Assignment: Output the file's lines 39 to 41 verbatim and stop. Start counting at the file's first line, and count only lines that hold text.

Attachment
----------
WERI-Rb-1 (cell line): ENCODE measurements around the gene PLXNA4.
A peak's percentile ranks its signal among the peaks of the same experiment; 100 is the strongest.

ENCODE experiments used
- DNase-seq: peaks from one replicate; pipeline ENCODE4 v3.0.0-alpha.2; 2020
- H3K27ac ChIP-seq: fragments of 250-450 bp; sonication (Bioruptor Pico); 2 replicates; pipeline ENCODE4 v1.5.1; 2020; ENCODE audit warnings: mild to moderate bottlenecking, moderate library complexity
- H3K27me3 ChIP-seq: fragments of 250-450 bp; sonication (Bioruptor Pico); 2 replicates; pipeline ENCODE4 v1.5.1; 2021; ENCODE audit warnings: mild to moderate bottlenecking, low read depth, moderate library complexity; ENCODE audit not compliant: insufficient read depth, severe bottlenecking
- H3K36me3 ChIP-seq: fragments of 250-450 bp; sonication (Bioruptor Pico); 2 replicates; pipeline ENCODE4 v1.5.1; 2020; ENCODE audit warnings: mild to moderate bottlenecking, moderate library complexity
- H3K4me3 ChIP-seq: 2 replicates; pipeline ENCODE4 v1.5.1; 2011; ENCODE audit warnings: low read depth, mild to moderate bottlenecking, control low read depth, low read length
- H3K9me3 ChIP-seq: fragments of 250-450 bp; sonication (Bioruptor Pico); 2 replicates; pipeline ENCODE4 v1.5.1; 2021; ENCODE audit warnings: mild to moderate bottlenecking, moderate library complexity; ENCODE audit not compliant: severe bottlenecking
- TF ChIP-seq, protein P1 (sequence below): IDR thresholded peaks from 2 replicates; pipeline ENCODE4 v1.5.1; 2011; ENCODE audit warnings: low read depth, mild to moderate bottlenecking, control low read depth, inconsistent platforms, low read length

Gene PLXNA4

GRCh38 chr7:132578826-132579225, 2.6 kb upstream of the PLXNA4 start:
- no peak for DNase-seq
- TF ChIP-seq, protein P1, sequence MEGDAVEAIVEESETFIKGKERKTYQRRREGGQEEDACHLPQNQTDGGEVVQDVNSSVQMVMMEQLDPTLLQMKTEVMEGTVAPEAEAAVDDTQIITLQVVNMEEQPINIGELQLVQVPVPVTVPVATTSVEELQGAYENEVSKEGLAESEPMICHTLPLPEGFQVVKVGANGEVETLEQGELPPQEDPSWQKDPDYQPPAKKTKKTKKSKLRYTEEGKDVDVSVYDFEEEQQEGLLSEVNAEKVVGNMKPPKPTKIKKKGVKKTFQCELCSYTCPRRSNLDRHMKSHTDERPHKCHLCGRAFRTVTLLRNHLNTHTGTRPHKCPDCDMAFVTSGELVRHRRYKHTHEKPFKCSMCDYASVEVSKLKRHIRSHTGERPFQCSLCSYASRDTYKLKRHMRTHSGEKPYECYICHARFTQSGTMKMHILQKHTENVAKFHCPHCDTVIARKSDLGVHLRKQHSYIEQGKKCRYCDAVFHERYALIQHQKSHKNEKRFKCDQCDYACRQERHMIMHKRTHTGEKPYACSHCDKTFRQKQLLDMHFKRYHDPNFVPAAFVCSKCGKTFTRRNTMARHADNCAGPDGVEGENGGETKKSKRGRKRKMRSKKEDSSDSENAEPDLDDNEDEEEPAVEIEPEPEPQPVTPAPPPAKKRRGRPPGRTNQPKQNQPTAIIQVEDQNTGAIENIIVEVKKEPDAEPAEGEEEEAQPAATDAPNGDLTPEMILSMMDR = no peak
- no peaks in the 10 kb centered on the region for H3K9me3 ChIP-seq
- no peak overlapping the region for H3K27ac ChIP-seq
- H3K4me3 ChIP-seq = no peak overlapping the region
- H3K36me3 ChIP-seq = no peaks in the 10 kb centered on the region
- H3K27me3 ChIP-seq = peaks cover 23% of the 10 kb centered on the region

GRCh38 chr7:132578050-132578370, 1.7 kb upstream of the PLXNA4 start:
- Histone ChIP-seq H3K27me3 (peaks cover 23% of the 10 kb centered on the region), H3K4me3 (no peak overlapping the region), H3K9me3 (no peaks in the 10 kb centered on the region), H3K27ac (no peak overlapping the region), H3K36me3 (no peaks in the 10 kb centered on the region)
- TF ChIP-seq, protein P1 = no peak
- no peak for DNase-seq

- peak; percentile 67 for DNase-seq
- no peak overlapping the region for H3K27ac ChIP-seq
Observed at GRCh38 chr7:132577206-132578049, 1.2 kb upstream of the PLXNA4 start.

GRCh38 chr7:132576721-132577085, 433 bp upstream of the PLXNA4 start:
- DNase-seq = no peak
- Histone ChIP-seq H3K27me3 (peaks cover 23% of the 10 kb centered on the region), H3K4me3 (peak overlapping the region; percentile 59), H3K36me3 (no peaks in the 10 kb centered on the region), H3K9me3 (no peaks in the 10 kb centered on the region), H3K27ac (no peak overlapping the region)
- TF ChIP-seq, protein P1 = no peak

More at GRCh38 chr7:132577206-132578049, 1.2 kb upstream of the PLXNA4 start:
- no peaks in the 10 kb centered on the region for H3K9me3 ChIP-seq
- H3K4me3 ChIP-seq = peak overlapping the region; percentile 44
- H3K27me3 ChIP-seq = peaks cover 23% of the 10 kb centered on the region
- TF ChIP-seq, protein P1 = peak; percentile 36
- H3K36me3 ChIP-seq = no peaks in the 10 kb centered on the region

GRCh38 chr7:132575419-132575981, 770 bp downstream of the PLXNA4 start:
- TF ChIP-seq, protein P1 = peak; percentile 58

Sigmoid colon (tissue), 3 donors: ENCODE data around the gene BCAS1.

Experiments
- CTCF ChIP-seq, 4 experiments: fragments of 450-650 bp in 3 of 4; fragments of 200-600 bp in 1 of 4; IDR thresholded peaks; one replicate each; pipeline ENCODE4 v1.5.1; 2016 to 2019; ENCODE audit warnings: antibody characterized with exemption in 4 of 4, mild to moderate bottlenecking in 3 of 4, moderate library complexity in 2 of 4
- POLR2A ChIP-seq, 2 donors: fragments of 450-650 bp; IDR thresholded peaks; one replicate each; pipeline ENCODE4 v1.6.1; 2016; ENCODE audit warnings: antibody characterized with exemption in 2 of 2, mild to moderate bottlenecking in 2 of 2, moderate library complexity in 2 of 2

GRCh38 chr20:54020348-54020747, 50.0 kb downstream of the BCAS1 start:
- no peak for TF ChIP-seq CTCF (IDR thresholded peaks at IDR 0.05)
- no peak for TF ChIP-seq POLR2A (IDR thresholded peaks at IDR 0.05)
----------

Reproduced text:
Sigmoid colon (tissue), 3 donors: ENCODE data around the gene BCAS1.

Experiments
- CTCF ChIP-seq, 4 experiments: fragments of 450-650 bp in 3 of 4; fragments of 200-600 bp in 1 of 4; IDR thresholded peaks; one replicate each; pipeline ENCODE4 v1.5.1; 2016 to 2019; ENCODE audit warnings: antibody characterized with exemption in 4 of 4, mild to moderate bottlenecking in 3 of 4, moderate library complexity in 2 of 4